While you can use your American Airline miles to book awards with partner airlines when AA doesn’t fly there, you can always book with a partner if you prefer the routing options, if there isn’t any more seating available, or if you just prefer the service on the partner airline.

For example say you wanted to use your points on a flight from Los Angeles from to Istanbul. You have a couple of airline options that will get you to Istanbul using AA miles. Iberia, Finnair, and British Airways have flights that will get you to Turkey, but there aren’t that many options for flying with American Airlines.

For different reasons, like avoiding high fuel surcharges, you may prefer to fly with one airline over another, but I will get into that in more detail later, including which airlines charge the highest fees and taxes onto your ticket.

Codeshares with American Airlines on domestic flights come in handy for a few good reasons. There are a lot of small airports in the US and it wouldn’t make sense for American Airlines to keep scheduling flights to destinations that have, say 60,000 people living in small town, so they codeshare with airlines that do serve smaller airports.

Rather than American Airlines investing and committing routes to and from certain destinations, they codeshare with partner airlines. These airlines usually have a few flights going out everyday and you can book through AA’s site using your AAdvantage miles, but the airplane is operated by a different airline.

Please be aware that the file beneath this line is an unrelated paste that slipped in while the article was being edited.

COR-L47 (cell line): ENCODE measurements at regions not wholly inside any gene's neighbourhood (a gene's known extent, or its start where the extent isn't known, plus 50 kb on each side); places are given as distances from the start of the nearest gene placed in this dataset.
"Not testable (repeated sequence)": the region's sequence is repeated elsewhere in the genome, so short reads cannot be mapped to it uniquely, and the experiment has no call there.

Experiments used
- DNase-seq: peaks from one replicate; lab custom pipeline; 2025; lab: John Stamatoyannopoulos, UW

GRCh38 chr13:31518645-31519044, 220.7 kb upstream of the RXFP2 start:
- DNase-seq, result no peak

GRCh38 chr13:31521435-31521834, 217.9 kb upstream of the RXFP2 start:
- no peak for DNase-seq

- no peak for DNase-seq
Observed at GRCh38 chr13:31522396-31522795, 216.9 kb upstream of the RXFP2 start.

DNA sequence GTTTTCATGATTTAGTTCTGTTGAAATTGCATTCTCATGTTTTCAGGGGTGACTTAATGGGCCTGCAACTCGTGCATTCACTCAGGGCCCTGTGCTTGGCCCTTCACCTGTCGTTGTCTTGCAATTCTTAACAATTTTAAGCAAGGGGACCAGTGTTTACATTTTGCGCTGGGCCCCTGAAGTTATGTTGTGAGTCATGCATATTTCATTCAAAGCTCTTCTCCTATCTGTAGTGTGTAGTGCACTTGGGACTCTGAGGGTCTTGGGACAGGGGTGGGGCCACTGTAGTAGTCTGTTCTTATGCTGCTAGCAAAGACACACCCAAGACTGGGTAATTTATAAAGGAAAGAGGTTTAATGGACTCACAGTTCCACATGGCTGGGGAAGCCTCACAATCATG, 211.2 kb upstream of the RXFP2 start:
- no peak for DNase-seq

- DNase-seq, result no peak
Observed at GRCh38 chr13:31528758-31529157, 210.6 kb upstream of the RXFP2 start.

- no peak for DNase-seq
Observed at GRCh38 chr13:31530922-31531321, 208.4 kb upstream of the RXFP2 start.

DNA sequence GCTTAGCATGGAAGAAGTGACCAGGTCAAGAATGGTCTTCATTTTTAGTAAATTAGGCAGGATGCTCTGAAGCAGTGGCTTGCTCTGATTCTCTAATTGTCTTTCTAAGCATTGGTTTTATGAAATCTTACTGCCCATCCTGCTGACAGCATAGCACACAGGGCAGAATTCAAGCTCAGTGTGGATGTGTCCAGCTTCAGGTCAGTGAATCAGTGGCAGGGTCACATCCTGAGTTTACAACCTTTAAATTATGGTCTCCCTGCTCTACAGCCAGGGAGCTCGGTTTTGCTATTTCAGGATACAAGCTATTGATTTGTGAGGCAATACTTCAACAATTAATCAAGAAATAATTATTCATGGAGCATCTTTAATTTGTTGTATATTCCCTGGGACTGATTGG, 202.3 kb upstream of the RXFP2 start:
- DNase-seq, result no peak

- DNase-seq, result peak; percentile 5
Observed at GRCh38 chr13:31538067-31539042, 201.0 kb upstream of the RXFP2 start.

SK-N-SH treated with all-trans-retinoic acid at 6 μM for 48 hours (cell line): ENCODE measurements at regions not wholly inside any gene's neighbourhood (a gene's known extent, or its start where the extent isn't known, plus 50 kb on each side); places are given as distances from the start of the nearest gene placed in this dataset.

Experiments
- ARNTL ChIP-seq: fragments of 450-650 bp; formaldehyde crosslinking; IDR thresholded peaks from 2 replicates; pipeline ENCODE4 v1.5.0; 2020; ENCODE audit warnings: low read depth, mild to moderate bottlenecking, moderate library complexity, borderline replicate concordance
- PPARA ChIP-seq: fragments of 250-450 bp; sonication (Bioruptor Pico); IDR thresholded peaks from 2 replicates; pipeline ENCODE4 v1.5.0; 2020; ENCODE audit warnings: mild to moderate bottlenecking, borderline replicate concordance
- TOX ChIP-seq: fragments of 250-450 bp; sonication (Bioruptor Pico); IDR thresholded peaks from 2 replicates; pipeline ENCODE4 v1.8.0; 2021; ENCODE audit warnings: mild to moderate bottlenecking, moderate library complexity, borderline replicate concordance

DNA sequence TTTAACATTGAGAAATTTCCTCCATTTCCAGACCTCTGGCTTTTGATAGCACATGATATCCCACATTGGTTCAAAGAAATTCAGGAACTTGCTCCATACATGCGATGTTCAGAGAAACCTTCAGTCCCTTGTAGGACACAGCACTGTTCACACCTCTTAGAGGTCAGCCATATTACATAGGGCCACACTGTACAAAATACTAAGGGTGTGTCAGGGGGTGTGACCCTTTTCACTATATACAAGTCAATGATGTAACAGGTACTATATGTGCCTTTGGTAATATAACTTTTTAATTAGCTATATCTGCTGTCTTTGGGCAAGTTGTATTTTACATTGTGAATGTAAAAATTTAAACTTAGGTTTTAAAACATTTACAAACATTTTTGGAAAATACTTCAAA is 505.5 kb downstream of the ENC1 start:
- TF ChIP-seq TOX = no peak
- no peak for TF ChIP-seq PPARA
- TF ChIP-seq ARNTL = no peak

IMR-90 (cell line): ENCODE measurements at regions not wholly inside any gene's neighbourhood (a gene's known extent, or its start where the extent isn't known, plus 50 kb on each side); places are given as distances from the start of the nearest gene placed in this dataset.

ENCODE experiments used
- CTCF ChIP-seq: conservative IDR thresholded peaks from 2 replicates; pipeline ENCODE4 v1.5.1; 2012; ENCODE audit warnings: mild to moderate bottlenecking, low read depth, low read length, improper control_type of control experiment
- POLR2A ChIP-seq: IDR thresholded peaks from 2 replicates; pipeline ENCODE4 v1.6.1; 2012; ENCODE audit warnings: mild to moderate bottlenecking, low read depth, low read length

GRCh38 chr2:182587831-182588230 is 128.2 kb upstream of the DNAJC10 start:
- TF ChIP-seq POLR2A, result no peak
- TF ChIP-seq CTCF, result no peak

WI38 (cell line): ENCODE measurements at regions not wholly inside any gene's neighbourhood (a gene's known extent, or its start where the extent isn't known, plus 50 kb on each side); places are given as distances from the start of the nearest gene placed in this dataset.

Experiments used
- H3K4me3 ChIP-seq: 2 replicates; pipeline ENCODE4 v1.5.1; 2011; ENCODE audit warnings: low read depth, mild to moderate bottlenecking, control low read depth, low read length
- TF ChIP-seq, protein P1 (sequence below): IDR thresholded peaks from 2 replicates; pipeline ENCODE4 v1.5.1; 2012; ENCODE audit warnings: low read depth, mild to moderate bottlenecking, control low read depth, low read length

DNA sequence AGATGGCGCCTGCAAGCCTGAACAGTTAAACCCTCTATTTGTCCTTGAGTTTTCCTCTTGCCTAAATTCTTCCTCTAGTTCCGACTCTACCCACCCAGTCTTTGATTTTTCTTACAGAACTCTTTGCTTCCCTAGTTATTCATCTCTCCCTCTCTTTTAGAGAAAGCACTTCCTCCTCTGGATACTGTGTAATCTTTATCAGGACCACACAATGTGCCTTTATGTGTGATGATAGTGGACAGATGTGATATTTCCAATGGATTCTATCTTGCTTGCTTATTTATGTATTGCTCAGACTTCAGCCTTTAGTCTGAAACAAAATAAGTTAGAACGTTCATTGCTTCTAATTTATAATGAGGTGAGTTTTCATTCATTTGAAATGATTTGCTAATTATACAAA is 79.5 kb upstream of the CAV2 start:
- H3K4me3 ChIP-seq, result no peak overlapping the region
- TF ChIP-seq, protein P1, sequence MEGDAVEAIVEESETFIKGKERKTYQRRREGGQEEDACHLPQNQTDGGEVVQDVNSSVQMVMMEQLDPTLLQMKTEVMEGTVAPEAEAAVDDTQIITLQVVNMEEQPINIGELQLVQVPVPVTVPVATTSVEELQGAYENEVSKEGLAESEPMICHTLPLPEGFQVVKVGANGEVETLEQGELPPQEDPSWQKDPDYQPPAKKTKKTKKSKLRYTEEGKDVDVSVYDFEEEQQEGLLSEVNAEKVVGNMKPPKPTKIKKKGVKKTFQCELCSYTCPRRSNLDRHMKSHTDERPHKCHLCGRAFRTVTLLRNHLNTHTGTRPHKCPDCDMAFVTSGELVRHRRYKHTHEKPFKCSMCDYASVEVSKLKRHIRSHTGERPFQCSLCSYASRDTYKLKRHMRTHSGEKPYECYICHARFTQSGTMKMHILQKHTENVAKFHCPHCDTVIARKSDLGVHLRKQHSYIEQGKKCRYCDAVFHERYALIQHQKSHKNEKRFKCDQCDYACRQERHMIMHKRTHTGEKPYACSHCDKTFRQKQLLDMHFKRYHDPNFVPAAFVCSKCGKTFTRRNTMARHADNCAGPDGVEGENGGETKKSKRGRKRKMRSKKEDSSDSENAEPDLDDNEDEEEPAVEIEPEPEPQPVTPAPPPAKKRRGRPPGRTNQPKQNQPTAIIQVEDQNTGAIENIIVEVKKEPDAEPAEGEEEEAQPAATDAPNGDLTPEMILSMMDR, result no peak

A good example of a domestic a codesharing flight would be flying to the Redmond Airport in Oregon from Los Angeles. AA flights into Redmond are codeshared and operated by SkyWest Airlines, so while you would be booking your flight through AA.com, you will be on a SkyWest airplane with SkyWest pilots, attendants and rules.

Los Angeles to Redmond route on SkyWest using the oneworld interactive map

Los Angeles to Redmond route on SkyWest using the oneworld interactive map

If you want to make sure whether American Airlines or its partners fly to the destinations you want to go to, you can can check out their Where We Fly page. This tool shows all the routes that can be flown and which oneworld partner(s) will get you there.